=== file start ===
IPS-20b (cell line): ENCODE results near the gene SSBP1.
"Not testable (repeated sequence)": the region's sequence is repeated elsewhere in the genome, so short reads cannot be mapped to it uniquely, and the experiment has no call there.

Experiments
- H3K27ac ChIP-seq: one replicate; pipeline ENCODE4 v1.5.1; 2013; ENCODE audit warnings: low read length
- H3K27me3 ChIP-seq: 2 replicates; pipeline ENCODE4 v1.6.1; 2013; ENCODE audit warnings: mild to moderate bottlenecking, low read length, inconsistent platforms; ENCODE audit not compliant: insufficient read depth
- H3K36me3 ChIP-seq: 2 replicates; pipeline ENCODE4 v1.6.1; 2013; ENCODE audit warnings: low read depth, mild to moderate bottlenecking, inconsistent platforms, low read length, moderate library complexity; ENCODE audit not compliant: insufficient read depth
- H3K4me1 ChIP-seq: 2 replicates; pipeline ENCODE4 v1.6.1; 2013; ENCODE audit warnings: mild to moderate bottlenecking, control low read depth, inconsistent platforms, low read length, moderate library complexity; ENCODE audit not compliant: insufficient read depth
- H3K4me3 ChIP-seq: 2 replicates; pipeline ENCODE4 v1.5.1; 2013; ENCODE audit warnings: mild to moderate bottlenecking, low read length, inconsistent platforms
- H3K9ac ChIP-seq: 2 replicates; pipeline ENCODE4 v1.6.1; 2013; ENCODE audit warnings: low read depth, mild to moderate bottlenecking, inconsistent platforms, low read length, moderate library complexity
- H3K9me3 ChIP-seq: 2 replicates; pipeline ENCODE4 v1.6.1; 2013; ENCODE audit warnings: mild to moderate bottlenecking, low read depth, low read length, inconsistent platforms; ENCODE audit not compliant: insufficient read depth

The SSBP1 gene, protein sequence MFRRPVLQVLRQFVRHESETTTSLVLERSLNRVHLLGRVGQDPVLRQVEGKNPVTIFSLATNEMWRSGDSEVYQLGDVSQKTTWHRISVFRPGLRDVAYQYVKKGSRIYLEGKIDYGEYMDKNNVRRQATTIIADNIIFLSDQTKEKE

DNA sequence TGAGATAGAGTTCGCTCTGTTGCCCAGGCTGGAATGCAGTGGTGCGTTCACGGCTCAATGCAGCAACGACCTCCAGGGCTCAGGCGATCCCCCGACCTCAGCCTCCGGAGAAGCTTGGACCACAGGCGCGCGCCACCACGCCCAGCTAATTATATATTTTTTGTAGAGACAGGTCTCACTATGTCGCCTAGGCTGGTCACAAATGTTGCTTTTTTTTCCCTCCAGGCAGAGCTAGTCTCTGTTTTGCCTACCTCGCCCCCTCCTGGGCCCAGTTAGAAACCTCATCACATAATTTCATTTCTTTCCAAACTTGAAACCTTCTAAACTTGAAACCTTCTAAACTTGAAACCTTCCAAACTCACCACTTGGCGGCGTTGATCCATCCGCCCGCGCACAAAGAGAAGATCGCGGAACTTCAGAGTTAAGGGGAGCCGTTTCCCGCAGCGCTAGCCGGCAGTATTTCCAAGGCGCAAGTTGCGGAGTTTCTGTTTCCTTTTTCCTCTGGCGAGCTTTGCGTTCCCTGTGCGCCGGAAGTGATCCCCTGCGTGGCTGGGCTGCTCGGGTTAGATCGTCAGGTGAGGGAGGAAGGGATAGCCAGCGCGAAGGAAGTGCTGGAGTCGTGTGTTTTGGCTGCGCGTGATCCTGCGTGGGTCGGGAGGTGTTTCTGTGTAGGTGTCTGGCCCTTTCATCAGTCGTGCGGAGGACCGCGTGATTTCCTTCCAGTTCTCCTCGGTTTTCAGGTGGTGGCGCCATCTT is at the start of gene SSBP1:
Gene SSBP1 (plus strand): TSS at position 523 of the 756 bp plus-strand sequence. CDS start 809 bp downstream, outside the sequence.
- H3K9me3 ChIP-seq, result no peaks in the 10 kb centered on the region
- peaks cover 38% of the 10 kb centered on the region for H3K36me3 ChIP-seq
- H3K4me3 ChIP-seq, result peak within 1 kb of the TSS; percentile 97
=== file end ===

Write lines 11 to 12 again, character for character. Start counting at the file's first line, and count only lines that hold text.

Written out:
The SSBP1 gene, protein sequence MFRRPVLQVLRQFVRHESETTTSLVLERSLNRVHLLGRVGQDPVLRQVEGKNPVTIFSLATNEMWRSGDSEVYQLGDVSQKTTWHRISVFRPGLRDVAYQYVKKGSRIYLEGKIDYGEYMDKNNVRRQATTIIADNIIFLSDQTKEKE

DNA sequence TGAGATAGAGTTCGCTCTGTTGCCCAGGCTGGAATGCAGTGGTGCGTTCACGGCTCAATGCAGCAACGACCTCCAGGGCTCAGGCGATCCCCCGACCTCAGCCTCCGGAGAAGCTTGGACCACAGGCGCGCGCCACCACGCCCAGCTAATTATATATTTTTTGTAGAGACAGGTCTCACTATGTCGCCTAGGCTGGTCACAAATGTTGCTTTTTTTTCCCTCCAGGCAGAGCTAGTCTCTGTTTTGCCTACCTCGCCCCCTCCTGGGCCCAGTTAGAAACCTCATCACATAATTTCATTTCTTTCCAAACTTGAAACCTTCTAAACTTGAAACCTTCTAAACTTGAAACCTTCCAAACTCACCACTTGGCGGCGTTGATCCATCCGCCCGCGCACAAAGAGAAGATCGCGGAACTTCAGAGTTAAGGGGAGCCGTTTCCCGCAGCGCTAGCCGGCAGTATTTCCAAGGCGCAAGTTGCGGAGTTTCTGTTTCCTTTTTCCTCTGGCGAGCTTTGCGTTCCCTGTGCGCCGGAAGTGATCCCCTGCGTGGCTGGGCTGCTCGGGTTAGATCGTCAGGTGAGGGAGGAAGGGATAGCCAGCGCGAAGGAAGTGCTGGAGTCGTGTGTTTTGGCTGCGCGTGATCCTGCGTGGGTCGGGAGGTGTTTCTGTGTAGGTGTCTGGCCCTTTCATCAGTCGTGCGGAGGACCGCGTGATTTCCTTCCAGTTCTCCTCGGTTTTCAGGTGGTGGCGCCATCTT is at the start of gene SSBP1: